How to live beyond 100 years - science and engineering-enabled ageless living

On Tuesday 10 March 2015 Professor Seeram Ramakrishna, Director of Centre for Nanofibers and Nanotechnology at the National University of Singapore, delivered the third EPS Distinguished Lecture.

The event featured a roundtable discussion hosted by Professor Liam Grover, Deputy Head of the School of Chemical Engineering, where 11 students from across the College of Engineering and Physical Sciences had the opportunity to ask questions to Professor Ramakrishma on topics relating to his research and his career. The lecture itself shared the promise of engineering devises and what they hold for humans to live beyond 100 years. The evening closed with an intimate dinner with senior academics, students and alumni continuing the discussion. 

The lecture was recorded in full for your enjoyment:

 

 

Synopsis

Longer life has always been a dream of human beings. Except for the recent one hundred years, the average life span was below forty for the past 10,000 years. Noticeable aging effects kick in as early as mid-twenties! For example, loss of elasticity of skin and slowing down of the brain. By forties eye sight is affected due to the loss of lens elasticity, teeth and gum diseases as a result of less saliva, and hormonal imbalance. Thereafter weakening of the heart, joints, and muscles begins to occur. Further into life the issues of gut, bladder, kidneys, taste, smell, voice, cancer and brain start to show up. More than a million medical devices have been invented to improve the quality of human life. In recent years much progress has been made with regenerative medicine, stem cells, nanomedicine, machine-human interfaces, tele-medicine, nanotechnology enabled imaging and diagnostics, etc. What promise do they hold for humans to live beyond 100 years healthily and perhaps happily?

 

Professor Seeram Ramakrishna Biography

Professor Ramakrishna is Director of the Centre for Nanofibers and Nanotechnology, and a professor of Materials Engineering in the Department of Mechanical Engineering at the National University of Singapore.  He is a Highly Cited Researcher in Materials Science and in 2014 Thomson Reuters recognised him among the World’s Most Influential Scientific Minds. 

Seeram has authored 6 books, including Changing Face of Innovation, and over 700 ISI listed journal papers which attracted approximately 39,000 citations and a H-index of 92.  He is also an editorial board member of 10 international journals and his technologies have been translated into products which are available across the globe.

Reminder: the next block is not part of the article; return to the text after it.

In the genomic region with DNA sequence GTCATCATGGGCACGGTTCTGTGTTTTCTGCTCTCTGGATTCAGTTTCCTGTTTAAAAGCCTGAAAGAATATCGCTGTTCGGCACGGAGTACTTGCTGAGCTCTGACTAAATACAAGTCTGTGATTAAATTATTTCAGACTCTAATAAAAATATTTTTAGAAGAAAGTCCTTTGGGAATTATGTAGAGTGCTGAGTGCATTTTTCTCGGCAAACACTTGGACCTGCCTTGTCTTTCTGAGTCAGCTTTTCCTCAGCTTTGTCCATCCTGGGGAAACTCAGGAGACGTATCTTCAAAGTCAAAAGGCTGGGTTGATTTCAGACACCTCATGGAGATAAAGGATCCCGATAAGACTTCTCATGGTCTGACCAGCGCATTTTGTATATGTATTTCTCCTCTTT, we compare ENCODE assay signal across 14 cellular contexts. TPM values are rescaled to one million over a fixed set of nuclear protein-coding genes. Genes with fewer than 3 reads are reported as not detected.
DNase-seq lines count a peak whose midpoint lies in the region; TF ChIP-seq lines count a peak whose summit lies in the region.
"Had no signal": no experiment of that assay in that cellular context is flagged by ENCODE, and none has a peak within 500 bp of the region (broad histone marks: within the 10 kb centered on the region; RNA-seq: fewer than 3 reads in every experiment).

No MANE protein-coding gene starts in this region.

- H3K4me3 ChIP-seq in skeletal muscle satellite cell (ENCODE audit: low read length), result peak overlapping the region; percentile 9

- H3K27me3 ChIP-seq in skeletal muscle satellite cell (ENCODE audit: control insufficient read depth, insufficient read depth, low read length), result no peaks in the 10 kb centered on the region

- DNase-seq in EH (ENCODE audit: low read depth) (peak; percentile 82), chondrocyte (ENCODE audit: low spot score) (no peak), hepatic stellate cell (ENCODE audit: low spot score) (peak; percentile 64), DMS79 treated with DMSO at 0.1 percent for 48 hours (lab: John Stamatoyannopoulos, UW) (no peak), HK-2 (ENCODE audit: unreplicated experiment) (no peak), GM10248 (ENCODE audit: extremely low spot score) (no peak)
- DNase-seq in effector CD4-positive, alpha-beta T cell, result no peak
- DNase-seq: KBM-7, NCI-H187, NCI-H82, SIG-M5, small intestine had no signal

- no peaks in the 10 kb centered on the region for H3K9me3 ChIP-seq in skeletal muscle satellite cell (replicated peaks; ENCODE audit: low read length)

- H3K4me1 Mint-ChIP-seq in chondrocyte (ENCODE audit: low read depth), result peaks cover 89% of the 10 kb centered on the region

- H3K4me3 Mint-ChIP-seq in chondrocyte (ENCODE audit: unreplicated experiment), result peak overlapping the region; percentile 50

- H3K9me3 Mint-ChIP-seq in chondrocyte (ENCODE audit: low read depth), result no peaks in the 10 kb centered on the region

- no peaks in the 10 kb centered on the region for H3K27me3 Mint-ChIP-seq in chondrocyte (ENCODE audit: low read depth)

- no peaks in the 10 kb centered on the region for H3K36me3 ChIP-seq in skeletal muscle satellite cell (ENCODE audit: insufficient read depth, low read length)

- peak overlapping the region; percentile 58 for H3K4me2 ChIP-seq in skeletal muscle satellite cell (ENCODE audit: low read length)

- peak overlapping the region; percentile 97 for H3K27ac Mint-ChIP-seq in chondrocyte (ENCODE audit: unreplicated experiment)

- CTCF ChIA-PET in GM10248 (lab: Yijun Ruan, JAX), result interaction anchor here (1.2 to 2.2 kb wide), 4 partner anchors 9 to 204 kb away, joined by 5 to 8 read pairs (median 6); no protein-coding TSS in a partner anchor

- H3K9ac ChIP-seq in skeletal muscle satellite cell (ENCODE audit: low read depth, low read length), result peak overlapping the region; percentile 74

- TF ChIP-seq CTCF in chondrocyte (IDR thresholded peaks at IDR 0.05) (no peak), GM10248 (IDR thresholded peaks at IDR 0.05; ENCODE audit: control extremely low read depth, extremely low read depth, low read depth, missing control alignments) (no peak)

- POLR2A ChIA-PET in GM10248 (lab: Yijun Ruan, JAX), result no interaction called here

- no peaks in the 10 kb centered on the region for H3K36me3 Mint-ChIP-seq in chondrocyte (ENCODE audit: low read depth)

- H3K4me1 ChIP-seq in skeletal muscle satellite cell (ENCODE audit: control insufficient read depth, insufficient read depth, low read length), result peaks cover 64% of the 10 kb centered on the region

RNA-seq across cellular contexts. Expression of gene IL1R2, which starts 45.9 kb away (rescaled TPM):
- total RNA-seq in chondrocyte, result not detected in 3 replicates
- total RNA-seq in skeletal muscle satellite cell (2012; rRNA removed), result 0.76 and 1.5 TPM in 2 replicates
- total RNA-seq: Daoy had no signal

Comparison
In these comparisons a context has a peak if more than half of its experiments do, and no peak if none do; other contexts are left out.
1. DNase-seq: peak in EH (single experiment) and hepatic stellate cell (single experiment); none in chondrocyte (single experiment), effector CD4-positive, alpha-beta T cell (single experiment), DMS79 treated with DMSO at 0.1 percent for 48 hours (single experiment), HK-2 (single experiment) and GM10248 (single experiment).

Seeram received a PhD from the University of Cambridge and general management training from Harvard.  He is known globally for his pioneering work on engineering nanofibers for the regeneration of tissues, harvesting of sunlight, and treatment of water. 

His academic leadership includes Vice-President for Research Strategy, Dean of the Faculty of Engineering and Director of Enterprise at the National University of Singapore; and Founding Chairman of Solar Energy Institute of Singapore.  His passion has led to large-scale research and innovation partnerships with world leading universities in the USA, Europe and Asia in regenerative medicine, energy, water, materials, urbanisation, security and sustainability.  

His global leadership includes Founding Chair of the Global Engineering Dean’s Council; Vice-President of the International Federation of Engineering Education Societies; and board member of the Asia Society for Innovation and Policy.  Seeram is also an elected international fellow of several professional engineering societies in Singapore, the UK and USA.  He is an Op-Ed columnist and regular speaker at meetings facilitated by UNESCO, the World Bank, the Organisation for Economic Co-operation and Development, governments, and universities around the world.

Seeram takes great pride in science and engineering and is involved in a large number of activities related to strengthening the engineering profession around the world.

 

To find out more about the EPS Distinguished Lecture Series visit www.birmingham.ac.uk/eps/distinguished